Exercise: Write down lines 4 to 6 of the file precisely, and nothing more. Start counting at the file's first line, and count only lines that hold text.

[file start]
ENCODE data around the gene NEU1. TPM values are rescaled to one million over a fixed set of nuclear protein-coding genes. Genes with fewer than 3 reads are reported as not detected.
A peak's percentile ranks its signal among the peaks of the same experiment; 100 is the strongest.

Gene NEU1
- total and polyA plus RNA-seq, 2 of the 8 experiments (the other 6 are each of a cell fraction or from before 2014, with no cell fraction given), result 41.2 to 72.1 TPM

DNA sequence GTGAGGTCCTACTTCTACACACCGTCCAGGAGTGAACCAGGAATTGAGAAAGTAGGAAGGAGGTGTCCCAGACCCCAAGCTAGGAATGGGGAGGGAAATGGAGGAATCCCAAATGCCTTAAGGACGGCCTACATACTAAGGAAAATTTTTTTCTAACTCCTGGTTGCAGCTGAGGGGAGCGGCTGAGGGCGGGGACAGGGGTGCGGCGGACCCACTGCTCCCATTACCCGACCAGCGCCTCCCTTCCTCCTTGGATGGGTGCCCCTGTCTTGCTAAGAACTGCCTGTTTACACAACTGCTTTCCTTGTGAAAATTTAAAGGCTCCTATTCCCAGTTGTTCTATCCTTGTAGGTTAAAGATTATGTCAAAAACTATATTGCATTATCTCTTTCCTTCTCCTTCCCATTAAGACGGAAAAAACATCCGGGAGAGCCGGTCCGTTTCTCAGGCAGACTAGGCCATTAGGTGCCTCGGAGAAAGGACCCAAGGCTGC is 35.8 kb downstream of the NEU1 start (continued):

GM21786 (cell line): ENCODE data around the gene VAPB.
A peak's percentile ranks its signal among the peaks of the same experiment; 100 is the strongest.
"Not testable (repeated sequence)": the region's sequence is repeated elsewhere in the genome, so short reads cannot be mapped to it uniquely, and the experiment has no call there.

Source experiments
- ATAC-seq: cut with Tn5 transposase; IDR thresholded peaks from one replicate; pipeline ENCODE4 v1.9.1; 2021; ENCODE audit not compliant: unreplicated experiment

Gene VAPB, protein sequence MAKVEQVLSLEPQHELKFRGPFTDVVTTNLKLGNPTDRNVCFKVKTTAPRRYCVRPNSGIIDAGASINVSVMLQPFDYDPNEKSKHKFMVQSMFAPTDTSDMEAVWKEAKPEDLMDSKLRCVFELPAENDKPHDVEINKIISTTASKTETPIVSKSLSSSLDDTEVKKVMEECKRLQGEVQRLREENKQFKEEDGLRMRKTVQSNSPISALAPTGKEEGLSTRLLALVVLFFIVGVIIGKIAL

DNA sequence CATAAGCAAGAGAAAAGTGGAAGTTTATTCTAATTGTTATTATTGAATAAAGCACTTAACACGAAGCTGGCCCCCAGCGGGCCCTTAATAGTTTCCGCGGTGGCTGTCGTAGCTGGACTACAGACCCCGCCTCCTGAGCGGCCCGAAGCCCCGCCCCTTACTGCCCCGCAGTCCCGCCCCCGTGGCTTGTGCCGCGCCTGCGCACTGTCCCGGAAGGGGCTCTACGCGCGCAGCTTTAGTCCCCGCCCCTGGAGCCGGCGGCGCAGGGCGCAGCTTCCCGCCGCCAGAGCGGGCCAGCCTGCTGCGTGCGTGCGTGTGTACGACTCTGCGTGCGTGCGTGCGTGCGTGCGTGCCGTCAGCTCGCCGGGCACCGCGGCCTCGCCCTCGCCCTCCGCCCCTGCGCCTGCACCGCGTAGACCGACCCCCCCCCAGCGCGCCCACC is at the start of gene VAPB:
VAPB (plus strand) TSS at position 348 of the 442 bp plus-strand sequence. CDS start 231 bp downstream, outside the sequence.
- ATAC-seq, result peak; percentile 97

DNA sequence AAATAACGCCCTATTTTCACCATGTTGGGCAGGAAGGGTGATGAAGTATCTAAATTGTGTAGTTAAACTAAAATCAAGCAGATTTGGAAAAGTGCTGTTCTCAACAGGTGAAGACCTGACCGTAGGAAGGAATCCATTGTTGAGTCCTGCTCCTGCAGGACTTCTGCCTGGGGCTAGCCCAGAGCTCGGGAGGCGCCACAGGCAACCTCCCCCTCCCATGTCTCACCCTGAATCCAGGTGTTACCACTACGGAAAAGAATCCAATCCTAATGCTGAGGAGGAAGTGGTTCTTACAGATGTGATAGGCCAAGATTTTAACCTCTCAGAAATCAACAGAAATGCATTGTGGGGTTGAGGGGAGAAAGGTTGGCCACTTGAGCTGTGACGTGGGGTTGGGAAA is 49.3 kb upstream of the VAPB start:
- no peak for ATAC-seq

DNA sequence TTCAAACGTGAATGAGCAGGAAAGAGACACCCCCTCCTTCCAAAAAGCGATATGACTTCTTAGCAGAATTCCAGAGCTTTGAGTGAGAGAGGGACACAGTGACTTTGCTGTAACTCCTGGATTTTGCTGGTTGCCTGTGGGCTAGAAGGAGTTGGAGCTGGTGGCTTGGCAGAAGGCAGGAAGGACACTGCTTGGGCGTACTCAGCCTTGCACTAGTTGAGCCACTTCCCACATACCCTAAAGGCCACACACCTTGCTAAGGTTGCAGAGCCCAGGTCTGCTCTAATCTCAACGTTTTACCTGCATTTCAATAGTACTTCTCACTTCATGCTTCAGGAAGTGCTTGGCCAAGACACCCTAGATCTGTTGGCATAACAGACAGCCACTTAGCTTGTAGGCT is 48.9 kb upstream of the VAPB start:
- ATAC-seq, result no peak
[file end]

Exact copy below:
- total and polyA plus RNA-seq, 2 of the 8 experiments (the other 6 are each of a cell fraction or from before 2014, with no cell fraction given), result 41.2 to 72.1 TPM

DNA sequence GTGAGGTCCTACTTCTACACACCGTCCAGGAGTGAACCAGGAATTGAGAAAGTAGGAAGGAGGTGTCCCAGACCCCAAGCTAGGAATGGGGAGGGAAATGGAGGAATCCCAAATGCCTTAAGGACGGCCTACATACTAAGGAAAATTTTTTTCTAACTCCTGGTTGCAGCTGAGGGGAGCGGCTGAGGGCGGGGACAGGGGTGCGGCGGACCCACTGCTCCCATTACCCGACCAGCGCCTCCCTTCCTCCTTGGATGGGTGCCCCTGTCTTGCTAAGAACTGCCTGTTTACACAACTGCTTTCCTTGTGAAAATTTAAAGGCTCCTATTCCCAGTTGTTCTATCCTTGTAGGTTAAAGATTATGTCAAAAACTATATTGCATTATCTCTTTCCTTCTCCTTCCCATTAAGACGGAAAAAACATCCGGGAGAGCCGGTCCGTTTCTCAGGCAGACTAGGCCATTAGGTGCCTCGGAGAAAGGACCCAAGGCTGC is 35.8 kb downstream of the NEU1 start (continued):

GM21786 (cell line): ENCODE data around the gene VAPB.